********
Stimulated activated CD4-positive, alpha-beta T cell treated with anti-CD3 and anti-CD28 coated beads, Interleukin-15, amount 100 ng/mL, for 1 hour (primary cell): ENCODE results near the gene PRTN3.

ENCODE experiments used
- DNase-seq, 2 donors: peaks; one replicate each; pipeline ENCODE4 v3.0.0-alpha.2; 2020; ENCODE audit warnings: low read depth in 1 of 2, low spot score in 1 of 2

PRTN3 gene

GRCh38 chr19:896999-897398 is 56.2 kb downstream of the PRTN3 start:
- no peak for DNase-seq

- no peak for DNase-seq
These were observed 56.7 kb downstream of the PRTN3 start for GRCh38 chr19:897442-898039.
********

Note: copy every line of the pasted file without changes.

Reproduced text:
Stimulated activated CD4-positive, alpha-beta T cell treated with anti-CD3 and anti-CD28 coated beads, Interleukin-15, amount 100 ng/mL, for 1 hour (primary cell): ENCODE results near the gene PRTN3.

ENCODE experiments used
- DNase-seq, 2 donors: peaks; one replicate each; pipeline ENCODE4 v3.0.0-alpha.2; 2020; ENCODE audit warnings: low read depth in 1 of 2, low spot score in 1 of 2

PRTN3 gene

GRCh38 chr19:896999-897398 is 56.2 kb downstream of the PRTN3 start:
- no peak for DNase-seq

- no peak for DNase-seq
These were observed 56.7 kb downstream of the PRTN3 start for GRCh38 chr19:897442-898039.